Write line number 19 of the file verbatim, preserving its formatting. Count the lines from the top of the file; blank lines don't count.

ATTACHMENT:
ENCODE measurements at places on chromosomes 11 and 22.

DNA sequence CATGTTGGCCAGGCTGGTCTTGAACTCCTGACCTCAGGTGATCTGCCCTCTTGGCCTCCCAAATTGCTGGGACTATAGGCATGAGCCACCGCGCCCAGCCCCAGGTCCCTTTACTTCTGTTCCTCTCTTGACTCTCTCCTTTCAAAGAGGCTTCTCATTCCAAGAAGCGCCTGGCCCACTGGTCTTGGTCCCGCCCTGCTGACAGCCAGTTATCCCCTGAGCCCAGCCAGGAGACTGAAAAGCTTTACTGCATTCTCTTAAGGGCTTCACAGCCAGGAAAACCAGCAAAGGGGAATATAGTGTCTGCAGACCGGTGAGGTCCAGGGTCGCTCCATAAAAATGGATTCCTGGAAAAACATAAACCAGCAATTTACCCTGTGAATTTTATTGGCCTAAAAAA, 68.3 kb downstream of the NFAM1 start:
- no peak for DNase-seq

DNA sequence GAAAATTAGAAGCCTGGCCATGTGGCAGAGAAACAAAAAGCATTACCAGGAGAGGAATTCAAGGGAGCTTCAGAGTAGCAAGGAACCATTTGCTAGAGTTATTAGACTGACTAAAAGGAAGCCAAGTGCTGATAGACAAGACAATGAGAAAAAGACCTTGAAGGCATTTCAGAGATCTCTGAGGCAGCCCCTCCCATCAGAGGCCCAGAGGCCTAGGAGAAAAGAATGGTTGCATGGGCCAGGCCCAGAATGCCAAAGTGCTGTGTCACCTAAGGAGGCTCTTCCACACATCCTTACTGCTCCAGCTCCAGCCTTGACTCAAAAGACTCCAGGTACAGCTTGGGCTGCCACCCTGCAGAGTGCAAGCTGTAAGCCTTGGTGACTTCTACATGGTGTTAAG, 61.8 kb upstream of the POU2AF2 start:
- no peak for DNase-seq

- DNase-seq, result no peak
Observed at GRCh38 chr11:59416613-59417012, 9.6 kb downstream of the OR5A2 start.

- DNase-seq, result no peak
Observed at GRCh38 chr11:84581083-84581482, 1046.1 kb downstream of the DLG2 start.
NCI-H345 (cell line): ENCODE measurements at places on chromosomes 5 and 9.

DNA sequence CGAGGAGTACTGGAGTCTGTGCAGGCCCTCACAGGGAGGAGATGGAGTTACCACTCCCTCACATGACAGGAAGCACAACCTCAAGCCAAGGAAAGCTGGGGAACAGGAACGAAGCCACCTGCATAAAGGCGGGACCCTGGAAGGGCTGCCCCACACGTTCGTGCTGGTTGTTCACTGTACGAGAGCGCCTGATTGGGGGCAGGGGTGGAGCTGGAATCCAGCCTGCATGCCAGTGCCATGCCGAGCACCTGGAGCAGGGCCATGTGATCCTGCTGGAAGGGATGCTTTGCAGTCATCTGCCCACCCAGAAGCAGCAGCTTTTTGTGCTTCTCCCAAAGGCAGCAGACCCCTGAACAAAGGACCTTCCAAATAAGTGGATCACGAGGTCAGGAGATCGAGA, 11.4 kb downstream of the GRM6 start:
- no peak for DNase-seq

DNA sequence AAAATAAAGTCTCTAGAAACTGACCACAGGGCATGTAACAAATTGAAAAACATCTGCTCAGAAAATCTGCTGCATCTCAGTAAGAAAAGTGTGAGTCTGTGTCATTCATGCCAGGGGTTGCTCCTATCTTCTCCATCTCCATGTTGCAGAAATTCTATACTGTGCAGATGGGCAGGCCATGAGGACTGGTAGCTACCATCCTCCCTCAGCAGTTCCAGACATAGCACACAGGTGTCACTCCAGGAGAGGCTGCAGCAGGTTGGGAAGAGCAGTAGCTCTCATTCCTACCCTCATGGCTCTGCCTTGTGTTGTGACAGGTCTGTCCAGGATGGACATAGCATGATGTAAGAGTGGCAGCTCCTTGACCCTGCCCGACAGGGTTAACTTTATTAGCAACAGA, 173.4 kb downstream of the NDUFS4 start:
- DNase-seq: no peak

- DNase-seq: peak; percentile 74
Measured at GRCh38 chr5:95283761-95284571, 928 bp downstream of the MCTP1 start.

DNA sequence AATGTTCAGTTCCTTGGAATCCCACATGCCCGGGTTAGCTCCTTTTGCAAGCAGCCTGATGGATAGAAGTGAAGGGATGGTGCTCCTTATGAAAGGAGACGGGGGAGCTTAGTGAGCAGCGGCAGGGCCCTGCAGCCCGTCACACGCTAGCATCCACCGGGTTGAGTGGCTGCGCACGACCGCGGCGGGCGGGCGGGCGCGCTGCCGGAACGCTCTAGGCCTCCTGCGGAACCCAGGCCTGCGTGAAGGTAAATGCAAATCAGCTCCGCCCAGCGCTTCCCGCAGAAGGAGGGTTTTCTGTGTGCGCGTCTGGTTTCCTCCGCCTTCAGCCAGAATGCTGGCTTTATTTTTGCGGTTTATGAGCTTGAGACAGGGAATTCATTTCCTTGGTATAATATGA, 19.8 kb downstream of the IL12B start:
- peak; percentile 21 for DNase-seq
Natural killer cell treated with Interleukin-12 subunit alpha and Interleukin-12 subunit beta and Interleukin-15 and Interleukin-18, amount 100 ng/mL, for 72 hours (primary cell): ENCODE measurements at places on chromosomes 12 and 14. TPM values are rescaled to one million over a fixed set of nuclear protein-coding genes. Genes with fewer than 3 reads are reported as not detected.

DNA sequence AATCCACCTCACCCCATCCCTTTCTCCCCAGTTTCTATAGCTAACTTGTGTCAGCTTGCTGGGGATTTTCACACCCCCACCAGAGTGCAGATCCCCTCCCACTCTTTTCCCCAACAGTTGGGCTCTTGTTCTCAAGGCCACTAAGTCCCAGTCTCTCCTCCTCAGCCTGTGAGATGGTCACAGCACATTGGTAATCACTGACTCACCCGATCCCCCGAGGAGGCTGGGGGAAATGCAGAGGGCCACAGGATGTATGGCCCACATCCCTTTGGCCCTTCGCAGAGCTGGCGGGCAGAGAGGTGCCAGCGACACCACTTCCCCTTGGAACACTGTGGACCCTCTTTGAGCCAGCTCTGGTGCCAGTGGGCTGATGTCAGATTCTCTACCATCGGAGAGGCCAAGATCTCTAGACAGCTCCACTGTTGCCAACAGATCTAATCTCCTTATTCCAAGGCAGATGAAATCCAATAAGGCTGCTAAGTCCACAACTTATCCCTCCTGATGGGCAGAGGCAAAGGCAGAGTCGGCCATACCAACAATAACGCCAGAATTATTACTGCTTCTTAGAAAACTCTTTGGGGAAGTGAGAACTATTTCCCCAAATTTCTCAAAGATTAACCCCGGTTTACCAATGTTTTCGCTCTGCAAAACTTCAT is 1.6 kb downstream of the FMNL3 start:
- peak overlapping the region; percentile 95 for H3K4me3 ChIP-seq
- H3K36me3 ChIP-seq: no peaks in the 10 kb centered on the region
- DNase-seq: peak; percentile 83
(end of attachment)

Natural killer cell treated with Interleukin-12 subunit alpha and Interleukin-12 subunit beta and Interleukin-15 and Interleukin-18, amount 100 ng/mL, for 72 hours (primary cell): ENCODE measurements at places on chromosomes 12 and 14. TPM values are rescaled to one million over a fixed set of nuclear protein-coding genes. Genes with fewer than 3 reads are reported as not detected.